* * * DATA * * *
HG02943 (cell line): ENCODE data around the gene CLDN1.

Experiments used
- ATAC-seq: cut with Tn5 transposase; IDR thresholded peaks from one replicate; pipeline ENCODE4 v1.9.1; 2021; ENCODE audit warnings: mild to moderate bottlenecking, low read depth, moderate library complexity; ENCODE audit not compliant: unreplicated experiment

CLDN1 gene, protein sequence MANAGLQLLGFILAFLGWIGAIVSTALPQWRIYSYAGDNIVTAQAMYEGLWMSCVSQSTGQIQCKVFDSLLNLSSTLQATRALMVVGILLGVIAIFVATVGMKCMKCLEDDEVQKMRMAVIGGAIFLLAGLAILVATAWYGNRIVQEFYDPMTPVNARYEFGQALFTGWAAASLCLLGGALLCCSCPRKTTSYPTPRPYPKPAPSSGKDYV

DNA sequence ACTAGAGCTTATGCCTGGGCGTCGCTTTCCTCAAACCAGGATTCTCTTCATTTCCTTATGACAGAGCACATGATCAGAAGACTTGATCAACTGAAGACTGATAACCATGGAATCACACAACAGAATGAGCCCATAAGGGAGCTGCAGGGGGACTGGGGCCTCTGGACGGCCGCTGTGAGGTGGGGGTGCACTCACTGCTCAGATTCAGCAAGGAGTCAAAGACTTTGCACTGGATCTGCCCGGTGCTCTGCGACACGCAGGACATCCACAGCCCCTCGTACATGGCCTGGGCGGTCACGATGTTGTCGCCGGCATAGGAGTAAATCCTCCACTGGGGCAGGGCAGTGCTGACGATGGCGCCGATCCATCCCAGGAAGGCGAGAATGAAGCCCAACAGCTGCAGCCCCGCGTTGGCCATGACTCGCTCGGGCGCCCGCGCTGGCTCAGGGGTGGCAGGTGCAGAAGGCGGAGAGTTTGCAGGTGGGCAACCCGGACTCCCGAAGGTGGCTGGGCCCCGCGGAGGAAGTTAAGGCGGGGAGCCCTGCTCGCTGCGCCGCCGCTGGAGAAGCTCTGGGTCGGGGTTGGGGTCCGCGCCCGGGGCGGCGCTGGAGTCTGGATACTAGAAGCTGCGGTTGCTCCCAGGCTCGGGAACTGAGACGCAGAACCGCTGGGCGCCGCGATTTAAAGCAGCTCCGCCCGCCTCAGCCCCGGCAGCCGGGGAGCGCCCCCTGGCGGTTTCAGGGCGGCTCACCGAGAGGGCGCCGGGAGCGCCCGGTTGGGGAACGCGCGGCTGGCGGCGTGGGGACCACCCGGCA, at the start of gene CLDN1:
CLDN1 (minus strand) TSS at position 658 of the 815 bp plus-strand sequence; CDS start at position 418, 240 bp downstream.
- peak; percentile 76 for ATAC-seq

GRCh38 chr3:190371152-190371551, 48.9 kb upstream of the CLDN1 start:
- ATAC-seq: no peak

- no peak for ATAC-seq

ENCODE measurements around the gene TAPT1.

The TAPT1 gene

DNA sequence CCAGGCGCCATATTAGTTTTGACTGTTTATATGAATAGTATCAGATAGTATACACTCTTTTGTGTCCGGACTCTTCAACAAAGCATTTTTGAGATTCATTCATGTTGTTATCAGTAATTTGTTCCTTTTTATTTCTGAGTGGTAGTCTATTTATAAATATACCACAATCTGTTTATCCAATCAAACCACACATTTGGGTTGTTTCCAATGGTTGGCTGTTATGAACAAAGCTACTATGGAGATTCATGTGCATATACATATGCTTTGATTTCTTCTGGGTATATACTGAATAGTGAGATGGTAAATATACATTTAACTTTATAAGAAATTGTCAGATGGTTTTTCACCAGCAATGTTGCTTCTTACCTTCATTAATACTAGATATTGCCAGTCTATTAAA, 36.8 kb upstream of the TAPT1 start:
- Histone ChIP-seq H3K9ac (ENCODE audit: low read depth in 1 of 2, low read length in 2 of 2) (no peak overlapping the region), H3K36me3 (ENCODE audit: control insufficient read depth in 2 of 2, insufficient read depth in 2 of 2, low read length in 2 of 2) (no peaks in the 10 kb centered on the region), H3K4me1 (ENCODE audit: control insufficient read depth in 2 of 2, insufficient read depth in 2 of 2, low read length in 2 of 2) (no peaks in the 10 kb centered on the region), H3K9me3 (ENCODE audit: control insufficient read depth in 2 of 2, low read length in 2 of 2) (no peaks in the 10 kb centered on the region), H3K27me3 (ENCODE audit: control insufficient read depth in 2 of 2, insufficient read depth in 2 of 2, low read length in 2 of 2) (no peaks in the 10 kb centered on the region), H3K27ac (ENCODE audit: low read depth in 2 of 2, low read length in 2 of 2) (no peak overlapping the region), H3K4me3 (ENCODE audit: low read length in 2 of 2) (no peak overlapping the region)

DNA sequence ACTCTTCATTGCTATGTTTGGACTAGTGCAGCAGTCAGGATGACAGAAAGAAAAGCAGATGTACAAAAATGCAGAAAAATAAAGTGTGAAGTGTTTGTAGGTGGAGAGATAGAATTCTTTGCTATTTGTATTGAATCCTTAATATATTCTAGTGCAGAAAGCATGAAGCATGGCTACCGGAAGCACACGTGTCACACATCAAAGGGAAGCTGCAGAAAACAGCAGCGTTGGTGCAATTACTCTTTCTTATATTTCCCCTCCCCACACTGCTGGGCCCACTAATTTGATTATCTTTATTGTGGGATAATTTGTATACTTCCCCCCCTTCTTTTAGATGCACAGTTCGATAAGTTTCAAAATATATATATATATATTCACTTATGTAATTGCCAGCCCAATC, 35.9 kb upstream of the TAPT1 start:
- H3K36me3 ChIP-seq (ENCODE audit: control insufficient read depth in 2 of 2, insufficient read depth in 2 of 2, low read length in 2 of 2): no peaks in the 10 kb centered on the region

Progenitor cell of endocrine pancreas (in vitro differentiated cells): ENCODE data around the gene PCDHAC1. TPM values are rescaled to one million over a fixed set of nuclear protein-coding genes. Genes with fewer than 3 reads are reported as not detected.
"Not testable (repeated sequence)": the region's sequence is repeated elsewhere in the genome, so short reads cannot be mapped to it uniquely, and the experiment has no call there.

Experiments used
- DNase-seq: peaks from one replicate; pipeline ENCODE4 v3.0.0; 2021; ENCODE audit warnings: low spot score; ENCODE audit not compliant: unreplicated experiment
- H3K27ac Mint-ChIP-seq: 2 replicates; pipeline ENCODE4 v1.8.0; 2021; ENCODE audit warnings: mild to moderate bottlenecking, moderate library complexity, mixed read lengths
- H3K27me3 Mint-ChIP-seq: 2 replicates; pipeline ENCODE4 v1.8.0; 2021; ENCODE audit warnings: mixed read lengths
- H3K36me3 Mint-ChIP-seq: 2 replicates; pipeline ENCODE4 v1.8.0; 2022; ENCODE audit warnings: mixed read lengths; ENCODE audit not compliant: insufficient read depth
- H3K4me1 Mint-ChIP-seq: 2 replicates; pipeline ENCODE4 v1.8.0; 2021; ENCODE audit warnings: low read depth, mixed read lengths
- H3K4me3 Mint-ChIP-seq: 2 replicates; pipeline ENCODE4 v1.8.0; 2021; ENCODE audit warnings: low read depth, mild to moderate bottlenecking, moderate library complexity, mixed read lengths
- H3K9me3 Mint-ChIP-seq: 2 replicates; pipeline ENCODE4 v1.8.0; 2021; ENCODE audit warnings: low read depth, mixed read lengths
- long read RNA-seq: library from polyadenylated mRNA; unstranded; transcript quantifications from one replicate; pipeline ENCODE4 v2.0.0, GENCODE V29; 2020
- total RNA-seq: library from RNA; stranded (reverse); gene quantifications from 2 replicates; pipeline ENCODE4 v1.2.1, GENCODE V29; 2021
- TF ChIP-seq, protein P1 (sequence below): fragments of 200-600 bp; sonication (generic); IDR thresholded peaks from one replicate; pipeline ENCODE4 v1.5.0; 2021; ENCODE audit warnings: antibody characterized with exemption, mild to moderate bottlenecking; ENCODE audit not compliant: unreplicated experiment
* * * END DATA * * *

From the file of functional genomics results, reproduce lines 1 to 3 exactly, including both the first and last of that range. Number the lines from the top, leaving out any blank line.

HG02943 (cell line): ENCODE data around the gene CLDN1.

Experiments used
- ATAC-seq: cut with Tn5 transposase; IDR thresholded peaks from one replicate; pipeline ENCODE4 v1.9.1; 2021; ENCODE audit warnings: mild to moderate bottlenecking, low read depth, moderate library complexity; ENCODE audit not compliant: unreplicated experiment